Site Built in a Fort Turns Space Transcripts into Gripping Stories

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What could possibly be cooler than reams of original radio transcripts chronicling spaceflight landmarks like the first human in space and the near-fatal Apollo 13 mission, the option to search it all at will, and everything wrapped in a gorgeous, elegant, easy-to-use web package?

I’ll tell you what: all of that, plus knowledge the site, dubbed Spacelog, was designed by bunch of guys holed up in a fort. No, I don’t mean some chairs and blankets or a half-crazed militia trussing up a home with barbed wire, but an honest-to-goodness fort. Fort Clonque, to be precise, on the island of Alderney off the coast of France.

For six days we lived and worked together, spending most of our time in two communal rooms with a coal fire going most of the time. We cooked, ate and occasionally got covered in soot, and we designed and implemented the first version of Spacelog, including our first two missions: Mercury-Atlas 6 and Apollo 13.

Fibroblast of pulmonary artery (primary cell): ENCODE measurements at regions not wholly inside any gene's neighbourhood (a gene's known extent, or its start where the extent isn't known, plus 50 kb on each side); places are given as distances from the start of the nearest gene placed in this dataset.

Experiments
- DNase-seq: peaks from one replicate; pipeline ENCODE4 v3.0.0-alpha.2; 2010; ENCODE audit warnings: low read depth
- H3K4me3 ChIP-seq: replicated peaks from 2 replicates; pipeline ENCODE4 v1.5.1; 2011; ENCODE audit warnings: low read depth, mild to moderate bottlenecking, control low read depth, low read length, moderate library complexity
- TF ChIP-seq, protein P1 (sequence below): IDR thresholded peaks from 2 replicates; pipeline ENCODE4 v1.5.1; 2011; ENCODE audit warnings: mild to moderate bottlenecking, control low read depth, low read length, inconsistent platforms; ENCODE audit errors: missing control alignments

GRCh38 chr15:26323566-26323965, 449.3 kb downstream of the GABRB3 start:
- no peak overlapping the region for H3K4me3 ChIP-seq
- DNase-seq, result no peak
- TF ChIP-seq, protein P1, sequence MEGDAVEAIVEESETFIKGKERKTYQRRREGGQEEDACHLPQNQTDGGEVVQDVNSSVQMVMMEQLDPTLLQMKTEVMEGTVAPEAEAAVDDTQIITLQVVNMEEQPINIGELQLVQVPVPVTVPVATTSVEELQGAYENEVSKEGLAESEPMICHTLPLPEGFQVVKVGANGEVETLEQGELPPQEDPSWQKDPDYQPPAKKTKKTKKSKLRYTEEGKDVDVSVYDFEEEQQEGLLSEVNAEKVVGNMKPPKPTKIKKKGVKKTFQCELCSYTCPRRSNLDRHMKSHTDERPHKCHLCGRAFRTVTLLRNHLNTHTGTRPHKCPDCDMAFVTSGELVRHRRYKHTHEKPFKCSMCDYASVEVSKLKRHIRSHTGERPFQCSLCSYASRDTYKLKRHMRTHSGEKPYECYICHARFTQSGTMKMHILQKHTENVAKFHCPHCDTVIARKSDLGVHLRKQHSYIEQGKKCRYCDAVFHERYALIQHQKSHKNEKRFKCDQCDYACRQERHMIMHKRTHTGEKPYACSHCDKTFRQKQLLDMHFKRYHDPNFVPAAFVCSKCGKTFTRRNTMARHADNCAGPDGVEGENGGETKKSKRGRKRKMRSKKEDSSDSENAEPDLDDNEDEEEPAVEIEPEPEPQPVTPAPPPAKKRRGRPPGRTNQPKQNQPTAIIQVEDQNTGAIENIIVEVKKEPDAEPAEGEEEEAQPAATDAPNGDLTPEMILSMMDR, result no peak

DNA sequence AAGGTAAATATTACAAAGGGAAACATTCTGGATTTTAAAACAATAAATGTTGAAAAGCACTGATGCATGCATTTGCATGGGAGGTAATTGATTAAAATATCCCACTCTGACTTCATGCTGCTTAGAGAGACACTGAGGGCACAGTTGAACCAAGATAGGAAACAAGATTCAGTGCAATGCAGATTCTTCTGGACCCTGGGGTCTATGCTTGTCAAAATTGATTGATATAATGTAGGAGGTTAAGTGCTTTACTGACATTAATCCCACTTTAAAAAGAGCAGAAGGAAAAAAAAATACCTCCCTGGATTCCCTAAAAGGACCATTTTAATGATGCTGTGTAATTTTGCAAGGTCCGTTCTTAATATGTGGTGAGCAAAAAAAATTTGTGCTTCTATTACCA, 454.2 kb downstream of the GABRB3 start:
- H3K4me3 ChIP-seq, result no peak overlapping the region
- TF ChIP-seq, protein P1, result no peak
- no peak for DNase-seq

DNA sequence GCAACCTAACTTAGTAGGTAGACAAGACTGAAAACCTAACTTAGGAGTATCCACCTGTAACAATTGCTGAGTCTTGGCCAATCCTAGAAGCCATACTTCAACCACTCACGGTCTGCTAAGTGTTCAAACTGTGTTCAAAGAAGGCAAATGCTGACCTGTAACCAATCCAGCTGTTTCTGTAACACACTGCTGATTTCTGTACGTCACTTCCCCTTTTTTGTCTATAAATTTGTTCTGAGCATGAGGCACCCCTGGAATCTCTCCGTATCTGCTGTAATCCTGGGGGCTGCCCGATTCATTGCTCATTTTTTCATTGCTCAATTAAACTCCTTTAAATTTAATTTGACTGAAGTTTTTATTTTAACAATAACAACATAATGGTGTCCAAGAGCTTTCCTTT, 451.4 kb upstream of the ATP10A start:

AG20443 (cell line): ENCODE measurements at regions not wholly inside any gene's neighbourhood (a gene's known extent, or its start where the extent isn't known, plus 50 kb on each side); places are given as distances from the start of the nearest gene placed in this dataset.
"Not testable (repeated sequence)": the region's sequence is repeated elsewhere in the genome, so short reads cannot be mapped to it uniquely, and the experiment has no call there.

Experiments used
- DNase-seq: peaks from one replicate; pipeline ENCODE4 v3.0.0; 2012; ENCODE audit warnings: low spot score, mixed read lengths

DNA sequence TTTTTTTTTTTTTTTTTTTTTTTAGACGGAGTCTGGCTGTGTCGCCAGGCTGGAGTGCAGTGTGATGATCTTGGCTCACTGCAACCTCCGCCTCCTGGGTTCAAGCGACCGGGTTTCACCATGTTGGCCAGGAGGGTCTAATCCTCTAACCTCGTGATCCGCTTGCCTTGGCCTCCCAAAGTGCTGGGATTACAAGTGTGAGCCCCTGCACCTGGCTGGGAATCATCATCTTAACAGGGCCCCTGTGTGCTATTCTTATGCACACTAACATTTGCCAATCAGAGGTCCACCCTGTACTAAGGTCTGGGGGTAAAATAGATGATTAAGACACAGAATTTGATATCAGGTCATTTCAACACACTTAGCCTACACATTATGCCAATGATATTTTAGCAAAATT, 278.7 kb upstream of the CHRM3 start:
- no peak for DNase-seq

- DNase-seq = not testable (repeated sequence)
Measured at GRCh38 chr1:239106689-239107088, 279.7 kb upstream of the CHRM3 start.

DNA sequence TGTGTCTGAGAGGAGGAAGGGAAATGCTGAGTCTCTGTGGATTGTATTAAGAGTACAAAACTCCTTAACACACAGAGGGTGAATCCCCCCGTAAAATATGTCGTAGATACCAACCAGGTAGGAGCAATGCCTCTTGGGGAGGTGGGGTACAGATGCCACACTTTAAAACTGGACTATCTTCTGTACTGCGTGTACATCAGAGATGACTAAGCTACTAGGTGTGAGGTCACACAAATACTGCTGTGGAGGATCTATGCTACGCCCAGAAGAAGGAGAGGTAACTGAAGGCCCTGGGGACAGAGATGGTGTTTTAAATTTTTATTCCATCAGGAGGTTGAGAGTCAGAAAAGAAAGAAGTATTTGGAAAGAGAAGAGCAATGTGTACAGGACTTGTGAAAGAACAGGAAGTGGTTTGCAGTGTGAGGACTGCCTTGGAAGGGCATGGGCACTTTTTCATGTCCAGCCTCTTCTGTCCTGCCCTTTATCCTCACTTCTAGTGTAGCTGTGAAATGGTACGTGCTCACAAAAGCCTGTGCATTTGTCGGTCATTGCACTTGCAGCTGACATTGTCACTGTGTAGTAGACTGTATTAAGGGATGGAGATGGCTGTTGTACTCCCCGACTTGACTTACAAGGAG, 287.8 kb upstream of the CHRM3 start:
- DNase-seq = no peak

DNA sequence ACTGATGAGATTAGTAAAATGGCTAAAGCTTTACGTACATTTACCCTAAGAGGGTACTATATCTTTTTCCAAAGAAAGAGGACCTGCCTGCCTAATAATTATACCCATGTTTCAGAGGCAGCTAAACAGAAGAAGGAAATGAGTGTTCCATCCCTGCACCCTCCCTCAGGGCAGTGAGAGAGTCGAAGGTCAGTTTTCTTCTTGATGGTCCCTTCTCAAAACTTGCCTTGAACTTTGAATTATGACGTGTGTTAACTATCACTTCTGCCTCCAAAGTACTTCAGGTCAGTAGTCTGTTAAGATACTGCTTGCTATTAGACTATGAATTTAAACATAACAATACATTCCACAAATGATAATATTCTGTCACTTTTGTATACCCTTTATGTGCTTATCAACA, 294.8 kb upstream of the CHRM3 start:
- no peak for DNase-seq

The site itself is a study in style and economy. Tap a mission and you’ll find yourself on a simple space-photo-adorned page that breaks the mission into boxed-out phases. Tap each phase and you’re treated to a Twitter-like interface that ties each person’s radio dispatch to its place on the t-minus/plus clock in bright blue numerals. The dispatches are broken apart with extra spacing, making for clear, surprisingly brisk reading. Click any line and you’ll see precisely how long ago it was spoken, conjure a link-to option, and a button to send it as a tweet. To the right, “key moments” are displayed with red callouts, and a pop-up map can be summoned indicating the location of the spacecraft during the relevant mission phase.

Read around and you’ll even find humorous bits, like Apollo 13 astronaut Joe Kerwin’s “13, Houston… We’ve got a groovy TV picture,” shortly after turning up the video feed three hours into launch.

So far Spacelog’s tackled six missions: Vostok 1, Mercury 3, Mercury 6, Gemini 3, Apollo 11, and Apollo 13. But with over 200 human spaceflight missions on the books, look for more first-rate Spacelog treatments to follow.